A North Dakota district judge wrongly refused to release the names of jurors after they convicted a man of murder last year, the state Supreme Court has ruled.
Finding Judge John Paulson's rationale — that he'd promised not to identify the jurors — "insufficient to overcome the presumption of public access," the high court unanimously ordered the judge to alert the jurors and then release their names.
The Forum newspaper had asked the court to weigh in after Paulson rejected its request for the names of jurors in the trial of Moe Gibbs.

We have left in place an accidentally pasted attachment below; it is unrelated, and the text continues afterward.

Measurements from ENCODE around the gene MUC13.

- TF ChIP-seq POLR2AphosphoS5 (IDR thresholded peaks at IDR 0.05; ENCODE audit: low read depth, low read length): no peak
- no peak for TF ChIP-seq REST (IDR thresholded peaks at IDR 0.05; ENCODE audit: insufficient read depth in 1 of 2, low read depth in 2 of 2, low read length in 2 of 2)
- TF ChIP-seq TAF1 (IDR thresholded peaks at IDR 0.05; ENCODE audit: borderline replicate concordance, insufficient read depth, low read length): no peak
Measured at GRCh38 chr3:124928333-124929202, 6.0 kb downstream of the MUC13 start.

He is serving life in prison for the murder of university student Mindy Morgenstern.
In a 16-page decision and concurring opinion, the court agreed with Paulson that the public right of access has to be balanced against a defendant's fair trial rights, and a juror's privacy.
But in this case the judge ignored a widely recognized public right to know post-trial who sat on a jury, except for in narrowly tailored and clearly articulated situations — such as, when a need arises to protect a juror's safety or privacy.
Paulson's refusal to release the jury questionnaires used in the Gibbs case was also overturned, to a point. The court ordered him to take the issue up again with an eye toward redacting sensitive portions, such as birth dates and addresses, rather than sealing the records entirely.